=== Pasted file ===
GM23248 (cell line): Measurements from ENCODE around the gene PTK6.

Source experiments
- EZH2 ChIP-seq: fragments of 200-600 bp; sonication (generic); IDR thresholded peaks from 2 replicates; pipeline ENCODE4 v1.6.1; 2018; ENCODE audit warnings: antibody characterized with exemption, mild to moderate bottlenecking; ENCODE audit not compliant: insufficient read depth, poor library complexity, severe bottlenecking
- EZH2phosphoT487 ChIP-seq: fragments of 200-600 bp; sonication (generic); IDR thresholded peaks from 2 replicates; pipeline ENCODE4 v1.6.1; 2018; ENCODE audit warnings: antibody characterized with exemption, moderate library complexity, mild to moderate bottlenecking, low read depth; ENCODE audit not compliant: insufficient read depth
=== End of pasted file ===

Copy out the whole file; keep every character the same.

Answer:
GM23248 (cell line): Measurements from ENCODE around the gene PTK6.

Source experiments
- EZH2 ChIP-seq: fragments of 200-600 bp; sonication (generic); IDR thresholded peaks from 2 replicates; pipeline ENCODE4 v1.6.1; 2018; ENCODE audit warnings: antibody characterized with exemption, mild to moderate bottlenecking; ENCODE audit not compliant: insufficient read depth, poor library complexity, severe bottlenecking
- EZH2phosphoT487 ChIP-seq: fragments of 200-600 bp; sonication (generic); IDR thresholded peaks from 2 replicates; pipeline ENCODE4 v1.6.1; 2018; ENCODE audit warnings: antibody characterized with exemption, moderate library complexity, mild to moderate bottlenecking, low read depth; ENCODE audit not compliant: insufficient read depth